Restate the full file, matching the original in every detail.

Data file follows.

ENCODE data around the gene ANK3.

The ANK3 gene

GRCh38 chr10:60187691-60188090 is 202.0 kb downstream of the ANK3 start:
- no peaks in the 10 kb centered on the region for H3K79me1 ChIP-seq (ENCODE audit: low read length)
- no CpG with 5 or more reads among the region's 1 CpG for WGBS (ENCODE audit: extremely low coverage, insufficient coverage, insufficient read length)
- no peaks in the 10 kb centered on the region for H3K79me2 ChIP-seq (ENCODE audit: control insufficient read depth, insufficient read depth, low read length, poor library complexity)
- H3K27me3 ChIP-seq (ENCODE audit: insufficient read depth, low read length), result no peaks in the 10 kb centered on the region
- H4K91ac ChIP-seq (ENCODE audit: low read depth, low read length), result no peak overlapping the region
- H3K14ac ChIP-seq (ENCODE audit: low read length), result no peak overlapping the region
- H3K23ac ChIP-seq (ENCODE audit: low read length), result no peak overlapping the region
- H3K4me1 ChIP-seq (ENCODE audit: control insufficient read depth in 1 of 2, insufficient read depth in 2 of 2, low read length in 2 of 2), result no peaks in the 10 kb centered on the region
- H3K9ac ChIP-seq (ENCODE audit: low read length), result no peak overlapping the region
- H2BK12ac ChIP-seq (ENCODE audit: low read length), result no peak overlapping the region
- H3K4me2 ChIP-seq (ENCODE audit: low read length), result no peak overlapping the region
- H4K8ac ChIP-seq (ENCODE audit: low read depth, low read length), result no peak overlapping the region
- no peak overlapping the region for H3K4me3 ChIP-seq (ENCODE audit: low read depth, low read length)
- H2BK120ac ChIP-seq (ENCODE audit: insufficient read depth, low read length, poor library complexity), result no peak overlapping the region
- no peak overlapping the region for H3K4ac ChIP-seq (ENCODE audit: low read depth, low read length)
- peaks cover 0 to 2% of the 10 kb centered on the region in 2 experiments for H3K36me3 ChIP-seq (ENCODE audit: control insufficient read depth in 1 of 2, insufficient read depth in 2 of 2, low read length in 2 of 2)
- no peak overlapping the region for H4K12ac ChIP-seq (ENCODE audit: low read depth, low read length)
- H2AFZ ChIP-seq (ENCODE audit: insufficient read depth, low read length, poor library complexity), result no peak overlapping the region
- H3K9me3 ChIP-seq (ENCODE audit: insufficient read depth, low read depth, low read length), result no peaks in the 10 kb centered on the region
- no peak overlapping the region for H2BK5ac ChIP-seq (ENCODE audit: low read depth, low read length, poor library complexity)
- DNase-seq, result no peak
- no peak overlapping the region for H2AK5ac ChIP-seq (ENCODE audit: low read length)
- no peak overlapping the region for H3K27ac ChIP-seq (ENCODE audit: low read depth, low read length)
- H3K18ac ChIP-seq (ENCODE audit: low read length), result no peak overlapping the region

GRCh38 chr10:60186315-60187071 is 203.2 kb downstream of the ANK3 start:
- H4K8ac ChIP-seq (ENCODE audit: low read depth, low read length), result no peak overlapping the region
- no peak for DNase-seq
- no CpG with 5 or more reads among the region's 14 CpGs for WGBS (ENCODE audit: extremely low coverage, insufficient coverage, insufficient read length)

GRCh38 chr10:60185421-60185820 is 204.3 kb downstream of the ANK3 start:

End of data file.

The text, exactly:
ENCODE data around the gene ANK3.

The ANK3 gene

GRCh38 chr10:60187691-60188090 is 202.0 kb downstream of the ANK3 start:
- no peaks in the 10 kb centered on the region for H3K79me1 ChIP-seq (ENCODE audit: low read length)
- no CpG with 5 or more reads among the region's 1 CpG for WGBS (ENCODE audit: extremely low coverage, insufficient coverage, insufficient read length)
- no peaks in the 10 kb centered on the region for H3K79me2 ChIP-seq (ENCODE audit: control insufficient read depth, insufficient read depth, low read length, poor library complexity)
- H3K27me3 ChIP-seq (ENCODE audit: insufficient read depth, low read length), result no peaks in the 10 kb centered on the region
- H4K91ac ChIP-seq (ENCODE audit: low read depth, low read length), result no peak overlapping the region
- H3K14ac ChIP-seq (ENCODE audit: low read length), result no peak overlapping the region
- H3K23ac ChIP-seq (ENCODE audit: low read length), result no peak overlapping the region
- H3K4me1 ChIP-seq (ENCODE audit: control insufficient read depth in 1 of 2, insufficient read depth in 2 of 2, low read length in 2 of 2), result no peaks in the 10 kb centered on the region
- H3K9ac ChIP-seq (ENCODE audit: low read length), result no peak overlapping the region
- H2BK12ac ChIP-seq (ENCODE audit: low read length), result no peak overlapping the region
- H3K4me2 ChIP-seq (ENCODE audit: low read length), result no peak overlapping the region
- H4K8ac ChIP-seq (ENCODE audit: low read depth, low read length), result no peak overlapping the region
- no peak overlapping the region for H3K4me3 ChIP-seq (ENCODE audit: low read depth, low read length)
- H2BK120ac ChIP-seq (ENCODE audit: insufficient read depth, low read length, poor library complexity), result no peak overlapping the region
- no peak overlapping the region for H3K4ac ChIP-seq (ENCODE audit: low read depth, low read length)
- peaks cover 0 to 2% of the 10 kb centered on the region in 2 experiments for H3K36me3 ChIP-seq (ENCODE audit: control insufficient read depth in 1 of 2, insufficient read depth in 2 of 2, low read length in 2 of 2)
- no peak overlapping the region for H4K12ac ChIP-seq (ENCODE audit: low read depth, low read length)
- H2AFZ ChIP-seq (ENCODE audit: insufficient read depth, low read length, poor library complexity), result no peak overlapping the region
- H3K9me3 ChIP-seq (ENCODE audit: insufficient read depth, low read depth, low read length), result no peaks in the 10 kb centered on the region
- no peak overlapping the region for H2BK5ac ChIP-seq (ENCODE audit: low read depth, low read length, poor library complexity)
- DNase-seq, result no peak
- no peak overlapping the region for H2AK5ac ChIP-seq (ENCODE audit: low read length)
- no peak overlapping the region for H3K27ac ChIP-seq (ENCODE audit: low read depth, low read length)
- H3K18ac ChIP-seq (ENCODE audit: low read length), result no peak overlapping the region

GRCh38 chr10:60186315-60187071 is 203.2 kb downstream of the ANK3 start:
- H4K8ac ChIP-seq (ENCODE audit: low read depth, low read length), result no peak overlapping the region
- no peak for DNase-seq
- no CpG with 5 or more reads among the region's 14 CpGs for WGBS (ENCODE audit: extremely low coverage, insufficient coverage, insufficient read length)

GRCh38 chr10:60185421-60185820 is 204.3 kb downstream of the ANK3 start: